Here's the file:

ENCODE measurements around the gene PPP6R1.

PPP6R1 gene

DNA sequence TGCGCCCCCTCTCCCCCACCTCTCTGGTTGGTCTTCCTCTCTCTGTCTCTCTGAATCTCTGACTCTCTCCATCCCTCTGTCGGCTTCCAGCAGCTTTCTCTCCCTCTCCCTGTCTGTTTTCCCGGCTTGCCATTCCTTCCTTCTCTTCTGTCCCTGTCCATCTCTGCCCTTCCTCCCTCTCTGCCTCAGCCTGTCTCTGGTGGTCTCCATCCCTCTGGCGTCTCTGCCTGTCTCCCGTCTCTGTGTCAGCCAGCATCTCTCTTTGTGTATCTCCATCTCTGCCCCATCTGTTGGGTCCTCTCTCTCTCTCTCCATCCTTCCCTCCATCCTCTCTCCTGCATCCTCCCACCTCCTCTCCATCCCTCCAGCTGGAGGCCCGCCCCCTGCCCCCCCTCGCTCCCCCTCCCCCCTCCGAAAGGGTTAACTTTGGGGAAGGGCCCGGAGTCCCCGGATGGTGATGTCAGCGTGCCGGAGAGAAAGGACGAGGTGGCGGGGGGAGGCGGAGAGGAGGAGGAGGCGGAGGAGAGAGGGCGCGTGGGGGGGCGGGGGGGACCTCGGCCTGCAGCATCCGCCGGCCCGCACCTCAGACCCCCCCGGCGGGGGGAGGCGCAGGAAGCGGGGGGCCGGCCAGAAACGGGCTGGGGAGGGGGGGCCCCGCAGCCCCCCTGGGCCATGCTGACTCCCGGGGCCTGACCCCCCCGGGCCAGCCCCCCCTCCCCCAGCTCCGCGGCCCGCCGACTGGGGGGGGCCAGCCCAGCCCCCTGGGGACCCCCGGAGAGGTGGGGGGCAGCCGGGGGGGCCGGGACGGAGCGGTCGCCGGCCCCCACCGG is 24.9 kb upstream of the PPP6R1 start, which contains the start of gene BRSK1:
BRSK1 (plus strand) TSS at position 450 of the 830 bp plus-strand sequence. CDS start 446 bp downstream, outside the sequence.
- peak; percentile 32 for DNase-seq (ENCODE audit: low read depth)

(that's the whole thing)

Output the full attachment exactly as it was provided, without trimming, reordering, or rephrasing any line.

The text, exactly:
ENCODE measurements around the gene PPP6R1.

PPP6R1 gene

DNA sequence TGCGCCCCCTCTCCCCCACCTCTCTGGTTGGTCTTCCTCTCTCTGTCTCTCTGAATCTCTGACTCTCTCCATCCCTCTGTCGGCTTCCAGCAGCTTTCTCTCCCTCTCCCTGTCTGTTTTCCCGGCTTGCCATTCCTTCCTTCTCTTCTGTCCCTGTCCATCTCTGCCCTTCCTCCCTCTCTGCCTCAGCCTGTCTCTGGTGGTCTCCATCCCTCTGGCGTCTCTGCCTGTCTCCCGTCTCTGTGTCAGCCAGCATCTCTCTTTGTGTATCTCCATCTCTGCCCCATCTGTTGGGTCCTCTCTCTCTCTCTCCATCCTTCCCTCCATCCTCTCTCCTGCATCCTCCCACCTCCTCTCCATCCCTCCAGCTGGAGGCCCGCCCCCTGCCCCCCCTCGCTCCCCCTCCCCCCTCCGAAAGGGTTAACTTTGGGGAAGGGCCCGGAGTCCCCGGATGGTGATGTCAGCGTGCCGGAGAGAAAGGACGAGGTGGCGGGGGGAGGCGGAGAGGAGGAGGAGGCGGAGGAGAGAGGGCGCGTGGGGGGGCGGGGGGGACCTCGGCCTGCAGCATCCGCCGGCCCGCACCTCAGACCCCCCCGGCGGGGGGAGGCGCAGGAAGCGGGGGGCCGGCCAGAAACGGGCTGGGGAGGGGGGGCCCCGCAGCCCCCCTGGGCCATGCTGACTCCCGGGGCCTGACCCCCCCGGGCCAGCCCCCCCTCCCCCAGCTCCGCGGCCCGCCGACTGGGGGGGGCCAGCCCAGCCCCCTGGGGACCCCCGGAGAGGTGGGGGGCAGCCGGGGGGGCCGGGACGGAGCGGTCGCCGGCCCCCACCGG is 24.9 kb upstream of the PPP6R1 start, which contains the start of gene BRSK1:
BRSK1 (plus strand) TSS at position 450 of the 830 bp plus-strand sequence. CDS start 446 bp downstream, outside the sequence.
- peak; percentile 32 for DNase-seq (ENCODE audit: low read depth)